Mailinglist Archive: opensuse-programming (118 mails)
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Re: Re: [suse-programming-e] Programming standards!
- From: <synthetoonz@xxxxxxxxxxxxx>
- Date: Thu, 21 Apr 2005 13:37:09 -0400
- Message-id: <20050421173709.HVQP2072.imf22aec.mail.bellsouth.net@xxxxxxxxxxxxxxxxxx>
> From: Colin Carter <colincarter@xxxxxxxxxxxxxx>
> On Thursday 21 April 2005 22:31, Randall R Schulz wrote:
> > On Thursday 21 April 2005 02:48, Michael Stevens wrote:
> > > In C++ it would seem that the 'const void * NULL = 0' definition
> > > would be a good thing as opposed to the literal '0' which Bjarne is
> > > recommending.
> > I used these routinely in my C++ work:
> > const void *NIL = 0;
> > const char NUL = 0;
> > I would use a naked 0 in source code only where the context was actually
> > integer, not pointer or character, in which case I'd use on of these.
> I like this idea - it makes it clear about what you mean, whereas (to me
> anyway) there is always confusion with NULL which is not even NUL.
> How do you write that a pointer ptr is pointing nowhere?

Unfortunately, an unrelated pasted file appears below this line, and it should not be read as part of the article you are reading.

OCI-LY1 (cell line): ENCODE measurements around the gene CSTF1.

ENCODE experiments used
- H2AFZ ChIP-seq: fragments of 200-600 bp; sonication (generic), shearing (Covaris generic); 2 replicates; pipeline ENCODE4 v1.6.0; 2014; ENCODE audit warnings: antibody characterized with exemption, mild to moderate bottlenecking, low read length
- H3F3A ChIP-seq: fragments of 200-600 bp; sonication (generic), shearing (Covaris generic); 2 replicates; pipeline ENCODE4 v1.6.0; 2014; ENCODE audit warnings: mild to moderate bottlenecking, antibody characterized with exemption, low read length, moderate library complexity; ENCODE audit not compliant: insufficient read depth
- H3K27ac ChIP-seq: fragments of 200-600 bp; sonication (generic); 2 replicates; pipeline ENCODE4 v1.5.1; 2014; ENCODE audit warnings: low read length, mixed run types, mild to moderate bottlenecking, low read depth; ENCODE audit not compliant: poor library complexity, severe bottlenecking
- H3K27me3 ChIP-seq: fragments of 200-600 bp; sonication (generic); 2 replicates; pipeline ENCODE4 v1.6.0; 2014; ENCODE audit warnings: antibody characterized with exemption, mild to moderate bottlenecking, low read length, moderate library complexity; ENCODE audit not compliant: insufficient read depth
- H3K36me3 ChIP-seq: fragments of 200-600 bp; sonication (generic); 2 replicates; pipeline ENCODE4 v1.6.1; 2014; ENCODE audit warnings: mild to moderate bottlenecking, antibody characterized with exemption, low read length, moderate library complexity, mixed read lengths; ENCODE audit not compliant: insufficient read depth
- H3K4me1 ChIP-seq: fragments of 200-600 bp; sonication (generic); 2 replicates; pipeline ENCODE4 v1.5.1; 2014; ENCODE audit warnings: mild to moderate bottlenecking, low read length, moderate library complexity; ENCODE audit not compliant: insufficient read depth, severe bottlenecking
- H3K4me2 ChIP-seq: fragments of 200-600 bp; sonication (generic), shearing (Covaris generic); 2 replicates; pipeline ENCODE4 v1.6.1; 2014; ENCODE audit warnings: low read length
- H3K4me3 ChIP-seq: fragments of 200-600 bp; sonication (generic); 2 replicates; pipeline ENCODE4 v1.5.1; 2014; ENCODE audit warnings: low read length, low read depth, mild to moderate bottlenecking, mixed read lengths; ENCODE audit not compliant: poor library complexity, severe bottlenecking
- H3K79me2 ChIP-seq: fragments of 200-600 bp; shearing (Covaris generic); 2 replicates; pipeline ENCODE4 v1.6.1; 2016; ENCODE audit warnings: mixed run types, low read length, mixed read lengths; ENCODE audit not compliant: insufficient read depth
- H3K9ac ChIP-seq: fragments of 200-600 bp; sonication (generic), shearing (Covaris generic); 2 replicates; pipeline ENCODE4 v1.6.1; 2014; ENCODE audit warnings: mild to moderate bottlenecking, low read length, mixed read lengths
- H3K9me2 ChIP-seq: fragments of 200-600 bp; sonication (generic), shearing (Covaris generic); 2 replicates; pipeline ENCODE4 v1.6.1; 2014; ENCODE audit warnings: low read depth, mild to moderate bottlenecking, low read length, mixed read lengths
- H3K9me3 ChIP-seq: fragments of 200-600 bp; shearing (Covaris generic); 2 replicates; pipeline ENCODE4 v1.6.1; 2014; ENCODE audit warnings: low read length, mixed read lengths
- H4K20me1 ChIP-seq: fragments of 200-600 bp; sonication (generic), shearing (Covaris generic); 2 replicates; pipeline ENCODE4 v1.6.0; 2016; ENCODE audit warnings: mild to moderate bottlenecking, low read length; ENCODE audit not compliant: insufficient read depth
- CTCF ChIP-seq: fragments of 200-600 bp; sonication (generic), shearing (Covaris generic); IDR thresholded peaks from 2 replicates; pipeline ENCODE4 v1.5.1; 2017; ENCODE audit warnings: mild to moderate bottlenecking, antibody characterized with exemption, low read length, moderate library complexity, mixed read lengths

> That is, the value of the pointer is zero. I mean so that it is clear
> that it is not pointing to a zero value.
> Pardon my ignorance, but my preference is for FORTRAN and we are
> positively discouraged from using pointers because all of our variables
> are in fact addresses (pointers) and not 'values' as in C.
If you want to know if a pointer is NULL, that is, not a valid pointer, you just compare the pointer. If you dereference the pointer (that's the * ) then you are examining what the pointer is pointing at.
Explicitly stated, if (pointer == NULL) /* The pointer must be NULL */
The joy of ! (that's NOT) is that it helps do the same sort of check with less typing.
So, you could say if ( !pointer ) and it means the same thing as above.
! can save you from that dreaded = vs == typo where you inadvertently write code that assigns a value instead of compares.
A random function that protects itself from being passed a 0 (that's NULL pointer)...
char * foo(int x, char * bar)
if ( !bar ) /* pointer must be zero */
/* .... blah blah .... */
elsewhere some code calls foo()...
char * mybar = NULL;
/*Maybe mybar is assigned something later, or maybe not */
if (!foo(2, mybar) )
/* foo returned NULL, so it is an error */
/* do something about the error */
/* I like success. foo worked. */
Very common in code is something that checks if the pointer is (not) NULL and that what it points to is also (not) NULL (or zero) . i.e. you want to know that a string pointer is valid and that it points to a string with at least one real character in it....
char * p = NULL;
/*.... maybe we made p point to a string or not.... */
if ( !p || !*p )
printf ("There is no P!\n");
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